I stepped away from my #makenine2023 challenge list to create this fun item. I have had an eye on the Stitch Witch Tudor blouse for a while. My initial thought was that it should be made in a plain linen, but I got distracted and fell in love with this cute hallowe’en print.
The fabric is from Like Sew Amazing. It is a Ruby Star Society print and features a medley of spooky cats, some as skulls and others with a third eye. I was also taken with the colour combinations of teals, blues and purples against the black background.
The Tudor blouse is apparently inspired, by the square, sixteenth century necklines. I think this gives the top a unique flavour. In other respects it is a modern pattern, there are bust darts and the sleeves use elastic. The best thing about the Tudor blouse, however, is that is comes in two versions; there is the standard one with the buttons at the front, and a wrap hack. There is also a short version, which has five buttons down the front. I made the long version with the seven buttons at the front. Although I would say that the long version isn’t very long, it isn’t a blouse you can tuck in. I imagine the short version would be quite cropped.
I did make quite considerable adjustments to the pattern to get a good fit. The design means that a reasonably tight cut is required. I used the A/ B cup as a starting point. First of all, I made sure that the front was adjusted to according to the bodice sloper I have made previously. This essentially meant that the bust darts were raised and increased slightly. For the back, I substantially increased it to accommodate my wide shoulders. I suppose, you might think I should have gone for the large size and / or used the full cup version. When I looked at the cup size it was way bigger than needed and the wide back adjustment is something I always do on smaller sizes. Essentially, I’ve always added with my adjustments rather than subtracted. Is this the easiest way to do things, I don’t know. Does anyone have any thoughts?
The sewing instructions are easy to follow. The only drawback to this pattern is that it isn’t possible to try it on easily until you get close to the end of the construction. You really need those sleeves in place to get a realistic idea of the fit. So, I had to have a lot of faith in my adjustments.
I deliberated a long time over the buttons, and made my own covered buttons using left-over bits of the fabric. I chose to make buttons specifically using the pentagrams from the fabrics design. Was this overload? Probably, but there isn’t anything subtle about this print.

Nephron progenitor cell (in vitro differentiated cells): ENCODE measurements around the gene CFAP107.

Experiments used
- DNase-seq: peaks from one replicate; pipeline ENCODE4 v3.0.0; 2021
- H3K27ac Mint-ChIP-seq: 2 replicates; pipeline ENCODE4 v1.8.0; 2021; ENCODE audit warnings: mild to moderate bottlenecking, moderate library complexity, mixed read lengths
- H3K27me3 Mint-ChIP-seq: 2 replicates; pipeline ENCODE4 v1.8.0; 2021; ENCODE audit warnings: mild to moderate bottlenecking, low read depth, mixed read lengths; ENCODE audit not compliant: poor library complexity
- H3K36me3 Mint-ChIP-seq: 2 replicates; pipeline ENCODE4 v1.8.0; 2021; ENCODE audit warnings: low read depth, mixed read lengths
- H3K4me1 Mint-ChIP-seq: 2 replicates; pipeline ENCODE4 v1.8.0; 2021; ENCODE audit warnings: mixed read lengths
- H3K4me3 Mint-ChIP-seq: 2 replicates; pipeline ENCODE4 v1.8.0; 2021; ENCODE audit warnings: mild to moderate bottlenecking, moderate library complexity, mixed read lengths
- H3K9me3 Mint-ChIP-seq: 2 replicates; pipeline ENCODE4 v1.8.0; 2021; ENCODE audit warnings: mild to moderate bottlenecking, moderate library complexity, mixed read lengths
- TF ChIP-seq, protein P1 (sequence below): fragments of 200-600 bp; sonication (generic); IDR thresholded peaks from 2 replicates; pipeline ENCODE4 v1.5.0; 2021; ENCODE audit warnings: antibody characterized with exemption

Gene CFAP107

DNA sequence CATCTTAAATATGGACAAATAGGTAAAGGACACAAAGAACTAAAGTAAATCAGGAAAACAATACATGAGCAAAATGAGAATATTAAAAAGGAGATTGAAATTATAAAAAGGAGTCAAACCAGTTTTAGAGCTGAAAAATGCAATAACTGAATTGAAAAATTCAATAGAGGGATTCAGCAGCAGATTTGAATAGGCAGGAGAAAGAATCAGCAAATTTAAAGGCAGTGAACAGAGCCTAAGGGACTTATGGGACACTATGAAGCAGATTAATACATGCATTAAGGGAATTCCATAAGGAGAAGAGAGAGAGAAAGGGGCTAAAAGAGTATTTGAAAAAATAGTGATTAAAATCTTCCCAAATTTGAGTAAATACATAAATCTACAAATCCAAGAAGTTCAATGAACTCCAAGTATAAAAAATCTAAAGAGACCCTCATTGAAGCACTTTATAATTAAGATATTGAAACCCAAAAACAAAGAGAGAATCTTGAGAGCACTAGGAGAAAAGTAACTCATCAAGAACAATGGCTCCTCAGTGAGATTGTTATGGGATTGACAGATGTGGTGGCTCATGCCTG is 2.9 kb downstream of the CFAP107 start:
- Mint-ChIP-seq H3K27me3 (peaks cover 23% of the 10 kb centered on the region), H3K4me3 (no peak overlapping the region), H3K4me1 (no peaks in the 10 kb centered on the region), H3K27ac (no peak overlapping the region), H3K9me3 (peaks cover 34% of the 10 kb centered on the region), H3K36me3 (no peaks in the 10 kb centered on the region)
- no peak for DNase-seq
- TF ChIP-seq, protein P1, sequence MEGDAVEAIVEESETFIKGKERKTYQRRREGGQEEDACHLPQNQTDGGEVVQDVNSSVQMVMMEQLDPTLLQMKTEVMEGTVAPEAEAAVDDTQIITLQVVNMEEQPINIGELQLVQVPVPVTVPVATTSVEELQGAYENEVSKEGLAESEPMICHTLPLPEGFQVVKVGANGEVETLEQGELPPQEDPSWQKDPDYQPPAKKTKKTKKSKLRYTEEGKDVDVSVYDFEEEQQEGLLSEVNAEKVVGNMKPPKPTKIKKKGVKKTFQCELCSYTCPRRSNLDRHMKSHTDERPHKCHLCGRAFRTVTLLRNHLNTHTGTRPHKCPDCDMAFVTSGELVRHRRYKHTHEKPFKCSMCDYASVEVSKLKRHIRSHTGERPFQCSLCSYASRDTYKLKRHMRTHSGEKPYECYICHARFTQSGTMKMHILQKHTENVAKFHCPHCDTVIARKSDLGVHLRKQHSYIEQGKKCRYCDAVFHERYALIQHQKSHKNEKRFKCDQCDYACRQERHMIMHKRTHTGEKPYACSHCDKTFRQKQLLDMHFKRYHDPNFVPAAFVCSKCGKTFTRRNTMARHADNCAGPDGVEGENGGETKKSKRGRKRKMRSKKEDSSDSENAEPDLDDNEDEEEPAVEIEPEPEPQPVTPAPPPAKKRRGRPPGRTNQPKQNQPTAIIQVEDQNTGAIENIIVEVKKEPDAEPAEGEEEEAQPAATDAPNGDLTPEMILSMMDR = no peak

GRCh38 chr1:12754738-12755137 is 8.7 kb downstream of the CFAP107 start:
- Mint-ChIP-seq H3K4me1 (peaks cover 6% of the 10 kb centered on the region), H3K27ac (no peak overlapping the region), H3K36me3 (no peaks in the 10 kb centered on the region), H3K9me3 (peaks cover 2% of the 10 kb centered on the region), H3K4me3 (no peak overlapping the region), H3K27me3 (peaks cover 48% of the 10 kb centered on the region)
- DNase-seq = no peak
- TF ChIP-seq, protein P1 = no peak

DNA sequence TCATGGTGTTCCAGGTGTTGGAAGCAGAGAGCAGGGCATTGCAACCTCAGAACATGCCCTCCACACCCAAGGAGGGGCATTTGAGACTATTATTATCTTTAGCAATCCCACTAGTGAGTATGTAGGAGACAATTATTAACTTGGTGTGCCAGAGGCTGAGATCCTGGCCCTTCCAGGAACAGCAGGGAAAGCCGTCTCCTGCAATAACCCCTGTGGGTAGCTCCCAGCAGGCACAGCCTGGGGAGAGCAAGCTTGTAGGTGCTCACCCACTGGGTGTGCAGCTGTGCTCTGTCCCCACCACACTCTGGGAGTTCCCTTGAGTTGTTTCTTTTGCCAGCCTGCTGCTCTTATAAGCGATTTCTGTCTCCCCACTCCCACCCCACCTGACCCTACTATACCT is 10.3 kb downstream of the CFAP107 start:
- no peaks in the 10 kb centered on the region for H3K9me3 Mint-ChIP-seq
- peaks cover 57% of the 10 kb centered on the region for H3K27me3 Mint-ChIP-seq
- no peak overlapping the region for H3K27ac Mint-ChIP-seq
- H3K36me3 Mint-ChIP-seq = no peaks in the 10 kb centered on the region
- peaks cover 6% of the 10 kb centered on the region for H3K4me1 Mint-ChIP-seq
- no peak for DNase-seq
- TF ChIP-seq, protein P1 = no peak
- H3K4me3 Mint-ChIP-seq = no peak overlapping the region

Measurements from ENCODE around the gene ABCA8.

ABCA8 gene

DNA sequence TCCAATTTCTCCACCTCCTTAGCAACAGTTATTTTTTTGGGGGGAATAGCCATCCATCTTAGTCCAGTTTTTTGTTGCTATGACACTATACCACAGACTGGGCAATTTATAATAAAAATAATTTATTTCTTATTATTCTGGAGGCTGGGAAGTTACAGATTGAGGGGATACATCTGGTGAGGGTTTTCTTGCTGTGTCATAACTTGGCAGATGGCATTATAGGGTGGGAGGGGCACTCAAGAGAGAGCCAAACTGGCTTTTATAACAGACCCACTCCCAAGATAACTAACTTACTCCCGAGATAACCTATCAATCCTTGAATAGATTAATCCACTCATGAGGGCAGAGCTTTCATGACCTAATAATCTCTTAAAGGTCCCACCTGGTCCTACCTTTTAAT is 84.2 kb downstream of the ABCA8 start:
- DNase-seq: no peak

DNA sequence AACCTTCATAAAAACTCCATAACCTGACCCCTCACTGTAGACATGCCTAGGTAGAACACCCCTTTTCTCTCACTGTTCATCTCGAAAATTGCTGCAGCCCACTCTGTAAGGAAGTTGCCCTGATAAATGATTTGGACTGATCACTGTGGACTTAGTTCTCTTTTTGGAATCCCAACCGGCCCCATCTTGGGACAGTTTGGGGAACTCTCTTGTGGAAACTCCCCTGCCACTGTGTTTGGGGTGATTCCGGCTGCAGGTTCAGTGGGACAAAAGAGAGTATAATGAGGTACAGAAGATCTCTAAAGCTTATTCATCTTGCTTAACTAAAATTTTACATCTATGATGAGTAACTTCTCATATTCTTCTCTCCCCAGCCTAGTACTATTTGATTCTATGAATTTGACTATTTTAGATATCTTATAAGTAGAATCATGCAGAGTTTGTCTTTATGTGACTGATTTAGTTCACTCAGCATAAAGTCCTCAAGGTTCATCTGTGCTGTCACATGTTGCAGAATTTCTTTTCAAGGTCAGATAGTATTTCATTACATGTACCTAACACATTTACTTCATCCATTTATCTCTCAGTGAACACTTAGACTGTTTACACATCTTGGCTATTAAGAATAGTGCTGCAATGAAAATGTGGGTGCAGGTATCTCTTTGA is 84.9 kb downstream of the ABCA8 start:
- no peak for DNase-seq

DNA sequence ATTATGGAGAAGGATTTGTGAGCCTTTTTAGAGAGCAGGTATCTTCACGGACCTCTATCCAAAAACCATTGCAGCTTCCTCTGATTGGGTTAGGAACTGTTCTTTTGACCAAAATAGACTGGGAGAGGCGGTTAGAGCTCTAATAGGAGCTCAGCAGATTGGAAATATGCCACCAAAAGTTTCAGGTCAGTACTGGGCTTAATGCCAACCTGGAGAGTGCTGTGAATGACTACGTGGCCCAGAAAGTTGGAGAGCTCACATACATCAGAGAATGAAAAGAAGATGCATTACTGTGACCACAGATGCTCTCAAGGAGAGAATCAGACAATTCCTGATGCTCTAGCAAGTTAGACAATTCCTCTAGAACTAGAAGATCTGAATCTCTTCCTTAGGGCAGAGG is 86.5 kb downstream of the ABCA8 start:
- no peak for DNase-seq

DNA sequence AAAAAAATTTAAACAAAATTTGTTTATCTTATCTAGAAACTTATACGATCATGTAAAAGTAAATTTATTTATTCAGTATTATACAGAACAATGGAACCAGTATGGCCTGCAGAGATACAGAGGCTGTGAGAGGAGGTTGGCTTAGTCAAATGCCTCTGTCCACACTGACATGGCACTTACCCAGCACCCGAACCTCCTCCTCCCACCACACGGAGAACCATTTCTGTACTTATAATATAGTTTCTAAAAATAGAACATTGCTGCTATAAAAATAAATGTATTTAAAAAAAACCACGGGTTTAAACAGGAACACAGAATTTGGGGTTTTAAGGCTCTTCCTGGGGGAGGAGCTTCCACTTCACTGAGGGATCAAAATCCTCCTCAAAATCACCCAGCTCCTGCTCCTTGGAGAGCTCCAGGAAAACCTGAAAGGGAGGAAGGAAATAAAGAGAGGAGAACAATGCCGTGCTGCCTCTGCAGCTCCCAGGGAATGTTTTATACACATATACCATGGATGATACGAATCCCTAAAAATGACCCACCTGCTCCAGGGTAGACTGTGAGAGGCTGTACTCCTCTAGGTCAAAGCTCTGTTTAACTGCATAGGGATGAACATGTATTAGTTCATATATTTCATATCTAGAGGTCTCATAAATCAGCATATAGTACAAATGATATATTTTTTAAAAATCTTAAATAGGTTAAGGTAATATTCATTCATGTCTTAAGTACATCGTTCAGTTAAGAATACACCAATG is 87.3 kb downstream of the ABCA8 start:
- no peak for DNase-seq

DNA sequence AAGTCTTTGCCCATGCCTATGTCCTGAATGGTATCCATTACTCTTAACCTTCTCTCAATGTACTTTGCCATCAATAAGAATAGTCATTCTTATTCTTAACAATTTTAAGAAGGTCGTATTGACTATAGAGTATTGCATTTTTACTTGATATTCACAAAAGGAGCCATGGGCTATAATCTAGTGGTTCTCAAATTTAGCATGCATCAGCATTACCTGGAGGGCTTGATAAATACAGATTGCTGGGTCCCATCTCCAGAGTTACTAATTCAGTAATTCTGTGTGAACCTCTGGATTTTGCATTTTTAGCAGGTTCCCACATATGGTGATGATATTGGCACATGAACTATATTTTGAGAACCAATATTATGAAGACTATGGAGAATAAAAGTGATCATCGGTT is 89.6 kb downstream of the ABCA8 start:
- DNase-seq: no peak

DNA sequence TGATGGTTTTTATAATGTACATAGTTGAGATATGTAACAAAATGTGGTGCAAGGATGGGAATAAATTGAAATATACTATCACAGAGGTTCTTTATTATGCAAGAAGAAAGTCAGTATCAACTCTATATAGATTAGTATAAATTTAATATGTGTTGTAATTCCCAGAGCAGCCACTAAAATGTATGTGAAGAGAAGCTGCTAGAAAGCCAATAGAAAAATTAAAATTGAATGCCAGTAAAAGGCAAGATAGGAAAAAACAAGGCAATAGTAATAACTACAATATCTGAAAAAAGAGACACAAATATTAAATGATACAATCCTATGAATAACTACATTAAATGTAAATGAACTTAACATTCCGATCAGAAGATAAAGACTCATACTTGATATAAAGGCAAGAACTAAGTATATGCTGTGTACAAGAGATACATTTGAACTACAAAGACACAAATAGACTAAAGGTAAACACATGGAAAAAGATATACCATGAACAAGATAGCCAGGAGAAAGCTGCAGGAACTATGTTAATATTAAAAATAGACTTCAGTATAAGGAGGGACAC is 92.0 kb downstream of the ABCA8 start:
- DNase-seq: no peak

I grit my teeth through making the seven buttonholes! I used up some metal self-cover buttons from my stash, which were actually a little larger than the recommended button size. I think that the buttons would probably look better smaller, but then I wouldn’t have been able to get the pentagrams sited so well on them. It’s a compromise I can live with.
I attempted to pattern match throughout. Unfortunately, in real life I move and the cats at the front slip out of alignment. It’s probably a result of those very large buttonholes. Perhaps fiddling with the button placement might help.
I am really happy with the fit of this make. I made it snug around the bust, but with enough expansion around the belly for it to be comfortable.
I’m not used to wearing short tops, it is quite a deviation in style for me. But I think the long version of this blouse isn’t very short on me, and rides just slightly above the waistband height of most of my trousers and jeans. I am very short-waisted so I suspect that most people will find the long version quite short, and the short version very cropped. I did look extensively on Instagram to try to work out how this would look on my body, but of course, there is no substitute for trying it out for yourself.
The inaugural outing for this top was to a local gig. It was a warm evening and it was just the right thing to wear in the hot venue. I think the top looks good with the teal cargo trousers, but also with jeans.
All in all, this was an enjoyable make (apart from the buttonholes). I think the pattern has the potential to be made into really versatile garments, that can look casual with jeans, or more dressed up. There are loads of versions on Instagram and it really is a very inspirational to just take a look at them. This top works great in so many people’s individual styles.
Finally, I would like to make another version, this time in a sensible plain linen. I would like to choose a colour that would work with these wrap trousers. Yep, those trousers that I have yet to find a top that I feel works well with!